Students Want Better Understanding Of Sexual Consent In Universities

Results of recent surveys of university students show a desire for increased education on sex and consent. According to the Higher Education Policy Institute’s survey, 58% of students support the notion of a mandatory test demonstrating understanding of sexual consent upon entering university. A survey done by the website Everyone’s Invited showed similar findings, with 51% of 1,000 students believing that education on sex and relationships should be obligatory during the university induction period.


Many universities in Britain have been issued warnings in recent years over sexual harassment on campus. The recent murder of Sarah Everard, during her lone walk to home in London, has drawn much-needed attention to ongoing conversations about violence against women and rape culture. The Higher Education Regulator of England urged universities to take action and be more proactive in combatting sexual misconduct and harassment experienced by students.

“The anonymous testimonies given on Everyone’s Invited named almost 100 British universities, with several top institutions mentioned repeatedly.”


The website Everyone’s Invited has investigated and documented anonymous accounts by students surrounding abuse and sexual violence in or around their university campuses. Just 25% of students who were asked believed that they had received adequate sex education to understand consent whilst in school. Meanwhile, 35% of respondents stated that they had learned more from pornography than from formal education. Issues arose when discussing consent under the influence of drugs or alcohol. Less than a third of students felt secure in deciphering consent following the use of alcohol. Students showed a lack of understanding in ways of communicating consent clearly, and 13% were unsure of what was and was not viewed as sexual assault. The anonymous testimonies given on Everyone’s Invited named almost 100 British universities, with several top institutions mentioned repeatedly. This has raised further concern over the issue of rape culture in universities, schools and colleges.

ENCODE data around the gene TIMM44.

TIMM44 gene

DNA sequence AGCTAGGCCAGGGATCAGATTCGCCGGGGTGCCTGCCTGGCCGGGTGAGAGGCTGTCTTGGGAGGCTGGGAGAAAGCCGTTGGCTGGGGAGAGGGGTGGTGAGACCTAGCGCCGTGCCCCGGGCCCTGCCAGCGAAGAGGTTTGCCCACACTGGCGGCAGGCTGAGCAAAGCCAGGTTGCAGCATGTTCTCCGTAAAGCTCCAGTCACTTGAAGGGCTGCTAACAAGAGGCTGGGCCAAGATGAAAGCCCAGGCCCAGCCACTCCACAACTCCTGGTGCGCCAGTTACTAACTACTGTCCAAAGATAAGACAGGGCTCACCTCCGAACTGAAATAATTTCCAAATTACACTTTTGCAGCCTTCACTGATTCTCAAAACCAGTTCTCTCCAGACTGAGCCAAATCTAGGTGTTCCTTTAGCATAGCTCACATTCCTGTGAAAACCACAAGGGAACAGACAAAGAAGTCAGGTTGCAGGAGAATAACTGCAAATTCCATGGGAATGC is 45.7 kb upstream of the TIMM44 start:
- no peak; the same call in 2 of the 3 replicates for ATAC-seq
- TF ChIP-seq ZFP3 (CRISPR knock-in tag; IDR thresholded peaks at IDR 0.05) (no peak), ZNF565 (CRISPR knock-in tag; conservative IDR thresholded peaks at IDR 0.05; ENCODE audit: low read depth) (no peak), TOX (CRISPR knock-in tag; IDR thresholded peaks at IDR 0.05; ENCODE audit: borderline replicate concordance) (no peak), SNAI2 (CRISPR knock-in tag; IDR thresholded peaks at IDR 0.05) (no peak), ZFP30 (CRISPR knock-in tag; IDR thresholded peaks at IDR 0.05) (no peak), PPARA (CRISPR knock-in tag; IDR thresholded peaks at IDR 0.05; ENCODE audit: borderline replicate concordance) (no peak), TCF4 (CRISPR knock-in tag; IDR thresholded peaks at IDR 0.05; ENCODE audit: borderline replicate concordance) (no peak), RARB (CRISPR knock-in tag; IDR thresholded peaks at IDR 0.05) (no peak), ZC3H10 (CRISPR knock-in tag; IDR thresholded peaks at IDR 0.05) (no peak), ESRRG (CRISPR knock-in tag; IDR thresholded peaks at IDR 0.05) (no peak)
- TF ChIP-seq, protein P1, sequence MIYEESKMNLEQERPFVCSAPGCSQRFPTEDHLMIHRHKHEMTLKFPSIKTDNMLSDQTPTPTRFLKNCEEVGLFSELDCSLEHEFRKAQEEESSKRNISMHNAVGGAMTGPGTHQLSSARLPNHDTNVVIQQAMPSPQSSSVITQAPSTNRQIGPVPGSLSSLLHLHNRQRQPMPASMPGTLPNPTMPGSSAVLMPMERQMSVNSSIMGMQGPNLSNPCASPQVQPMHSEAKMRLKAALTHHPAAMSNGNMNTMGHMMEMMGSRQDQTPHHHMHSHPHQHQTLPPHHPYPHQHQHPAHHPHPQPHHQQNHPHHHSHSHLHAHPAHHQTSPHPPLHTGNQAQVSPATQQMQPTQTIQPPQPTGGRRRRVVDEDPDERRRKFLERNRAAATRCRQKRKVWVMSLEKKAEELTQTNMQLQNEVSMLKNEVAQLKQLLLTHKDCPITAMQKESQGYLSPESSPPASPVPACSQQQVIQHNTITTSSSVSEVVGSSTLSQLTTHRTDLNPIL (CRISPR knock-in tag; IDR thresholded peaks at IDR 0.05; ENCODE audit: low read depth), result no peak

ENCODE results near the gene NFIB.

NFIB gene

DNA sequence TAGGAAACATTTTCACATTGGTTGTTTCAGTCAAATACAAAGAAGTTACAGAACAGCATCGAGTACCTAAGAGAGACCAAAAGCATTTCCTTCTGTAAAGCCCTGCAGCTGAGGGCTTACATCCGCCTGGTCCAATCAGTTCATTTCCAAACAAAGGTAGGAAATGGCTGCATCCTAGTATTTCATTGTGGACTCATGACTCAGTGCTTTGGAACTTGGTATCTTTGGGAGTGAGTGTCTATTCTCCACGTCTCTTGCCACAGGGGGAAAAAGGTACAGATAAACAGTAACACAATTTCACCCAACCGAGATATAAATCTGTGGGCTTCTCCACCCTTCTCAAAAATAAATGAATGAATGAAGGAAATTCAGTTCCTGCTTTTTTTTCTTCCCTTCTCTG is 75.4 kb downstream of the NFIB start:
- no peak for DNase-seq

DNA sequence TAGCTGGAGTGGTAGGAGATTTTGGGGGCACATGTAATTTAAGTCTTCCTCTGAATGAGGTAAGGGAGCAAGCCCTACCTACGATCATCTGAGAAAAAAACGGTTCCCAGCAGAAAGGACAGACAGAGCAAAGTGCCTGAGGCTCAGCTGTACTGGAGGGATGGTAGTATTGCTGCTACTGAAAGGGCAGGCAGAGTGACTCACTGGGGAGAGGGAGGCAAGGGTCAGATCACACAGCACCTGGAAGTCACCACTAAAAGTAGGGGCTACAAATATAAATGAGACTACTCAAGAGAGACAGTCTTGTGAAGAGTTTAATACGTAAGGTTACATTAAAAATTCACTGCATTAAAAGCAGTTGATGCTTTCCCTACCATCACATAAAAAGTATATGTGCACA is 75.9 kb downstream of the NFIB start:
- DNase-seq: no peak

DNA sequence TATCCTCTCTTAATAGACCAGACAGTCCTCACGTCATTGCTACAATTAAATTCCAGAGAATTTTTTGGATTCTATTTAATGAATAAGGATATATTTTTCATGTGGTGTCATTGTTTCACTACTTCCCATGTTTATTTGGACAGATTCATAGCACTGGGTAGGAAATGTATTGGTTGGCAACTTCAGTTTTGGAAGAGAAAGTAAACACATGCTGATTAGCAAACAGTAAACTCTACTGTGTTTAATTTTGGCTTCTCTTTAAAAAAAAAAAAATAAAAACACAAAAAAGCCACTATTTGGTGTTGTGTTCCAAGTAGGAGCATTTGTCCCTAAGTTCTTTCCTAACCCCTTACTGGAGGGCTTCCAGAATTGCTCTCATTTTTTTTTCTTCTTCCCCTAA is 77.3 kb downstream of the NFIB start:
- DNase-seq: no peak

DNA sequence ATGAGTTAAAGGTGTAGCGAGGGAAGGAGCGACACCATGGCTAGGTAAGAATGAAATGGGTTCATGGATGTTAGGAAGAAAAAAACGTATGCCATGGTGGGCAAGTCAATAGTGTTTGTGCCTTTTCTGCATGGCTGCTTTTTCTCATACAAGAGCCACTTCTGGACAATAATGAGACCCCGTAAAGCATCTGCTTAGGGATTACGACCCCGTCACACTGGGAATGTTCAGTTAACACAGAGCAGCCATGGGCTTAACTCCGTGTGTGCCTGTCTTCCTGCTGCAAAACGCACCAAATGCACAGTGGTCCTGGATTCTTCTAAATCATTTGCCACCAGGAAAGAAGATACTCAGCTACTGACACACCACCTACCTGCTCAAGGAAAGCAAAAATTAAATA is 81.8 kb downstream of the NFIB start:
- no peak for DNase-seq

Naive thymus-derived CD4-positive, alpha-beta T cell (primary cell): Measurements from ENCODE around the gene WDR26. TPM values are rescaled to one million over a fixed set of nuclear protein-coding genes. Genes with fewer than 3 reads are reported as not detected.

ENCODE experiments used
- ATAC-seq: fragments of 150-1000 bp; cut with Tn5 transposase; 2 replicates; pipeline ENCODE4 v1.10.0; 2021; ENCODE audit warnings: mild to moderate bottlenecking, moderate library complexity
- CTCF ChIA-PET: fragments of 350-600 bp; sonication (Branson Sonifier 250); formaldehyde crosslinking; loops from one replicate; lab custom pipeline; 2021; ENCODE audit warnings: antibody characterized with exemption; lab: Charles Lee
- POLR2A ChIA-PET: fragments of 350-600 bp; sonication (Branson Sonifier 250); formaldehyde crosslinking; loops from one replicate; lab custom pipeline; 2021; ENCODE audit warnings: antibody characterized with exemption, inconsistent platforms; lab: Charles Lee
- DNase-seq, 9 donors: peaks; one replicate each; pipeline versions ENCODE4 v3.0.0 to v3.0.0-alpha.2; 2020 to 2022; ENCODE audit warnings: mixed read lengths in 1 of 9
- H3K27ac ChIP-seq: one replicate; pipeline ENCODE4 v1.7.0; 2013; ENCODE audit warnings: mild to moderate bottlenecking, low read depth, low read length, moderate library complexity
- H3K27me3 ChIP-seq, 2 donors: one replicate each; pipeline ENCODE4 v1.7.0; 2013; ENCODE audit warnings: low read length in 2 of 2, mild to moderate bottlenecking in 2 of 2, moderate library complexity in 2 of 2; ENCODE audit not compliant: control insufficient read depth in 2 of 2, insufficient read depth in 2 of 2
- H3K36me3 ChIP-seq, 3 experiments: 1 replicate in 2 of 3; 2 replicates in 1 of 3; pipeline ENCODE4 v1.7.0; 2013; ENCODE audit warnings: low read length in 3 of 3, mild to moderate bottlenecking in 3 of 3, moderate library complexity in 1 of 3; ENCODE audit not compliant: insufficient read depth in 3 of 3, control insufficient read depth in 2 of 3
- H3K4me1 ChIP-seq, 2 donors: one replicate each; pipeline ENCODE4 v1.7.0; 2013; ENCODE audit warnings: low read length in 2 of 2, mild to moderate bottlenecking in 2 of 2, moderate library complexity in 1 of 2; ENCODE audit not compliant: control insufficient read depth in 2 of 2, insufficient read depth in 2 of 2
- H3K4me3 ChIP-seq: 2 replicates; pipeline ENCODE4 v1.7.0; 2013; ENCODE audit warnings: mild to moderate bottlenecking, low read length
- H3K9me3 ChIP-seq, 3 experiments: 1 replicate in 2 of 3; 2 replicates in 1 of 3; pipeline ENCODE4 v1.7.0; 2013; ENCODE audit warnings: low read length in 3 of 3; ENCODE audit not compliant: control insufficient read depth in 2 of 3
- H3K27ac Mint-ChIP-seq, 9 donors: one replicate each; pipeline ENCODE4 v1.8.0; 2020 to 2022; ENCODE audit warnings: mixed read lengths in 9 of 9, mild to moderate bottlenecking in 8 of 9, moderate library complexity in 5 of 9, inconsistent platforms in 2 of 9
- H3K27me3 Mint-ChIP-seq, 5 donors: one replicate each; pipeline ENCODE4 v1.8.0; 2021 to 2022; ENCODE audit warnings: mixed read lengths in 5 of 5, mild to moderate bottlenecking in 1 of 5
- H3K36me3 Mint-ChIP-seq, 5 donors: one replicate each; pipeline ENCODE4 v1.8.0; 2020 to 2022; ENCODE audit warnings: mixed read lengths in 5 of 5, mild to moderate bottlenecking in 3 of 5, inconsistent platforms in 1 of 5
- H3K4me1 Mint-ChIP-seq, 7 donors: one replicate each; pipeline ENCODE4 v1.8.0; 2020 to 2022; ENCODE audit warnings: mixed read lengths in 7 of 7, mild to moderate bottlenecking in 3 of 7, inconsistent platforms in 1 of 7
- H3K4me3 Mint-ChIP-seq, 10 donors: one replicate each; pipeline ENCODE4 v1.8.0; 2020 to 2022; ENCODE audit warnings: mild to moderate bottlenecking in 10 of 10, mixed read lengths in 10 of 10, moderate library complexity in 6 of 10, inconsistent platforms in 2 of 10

The Office for Students issued a ‘statement of expectations’ in April this year, underlining that training should be available for all staff and students. This training would cover a number of topics, such as discouraging bystander behaviour and comprehensive understanding of sexual consent. The aim of teaching these topics is to decrease the level of sexual misconduct among students.


This objective aligns with that of the website Everyone’s Invited, which describes itself as a ‘movement committed to eradicating rape culture’. A survey by the website also highlighted the need to dismantle stereotypes and expectations of university students, finding them to be less sexually active than presented. The August 2020 survey of undergraduates showed that 43% of students were still virgins upon entering university. This is in stark contrast to the debauchery often associated with university life.

Instead, findings showed that students placed a higher value on friendship, with 58% believing that making friends was a higher priority than sexual activities. The objective of the survey was to find reliable and realistic portrayals of student sexual activity, rather than focusing on the less common hedonism that can occur. Debunking common myths of student sexual activities will make discussions surrounding consent and sexual misconduct clearer and enable actual education and training on the topic to replace long-standing misconceptions.

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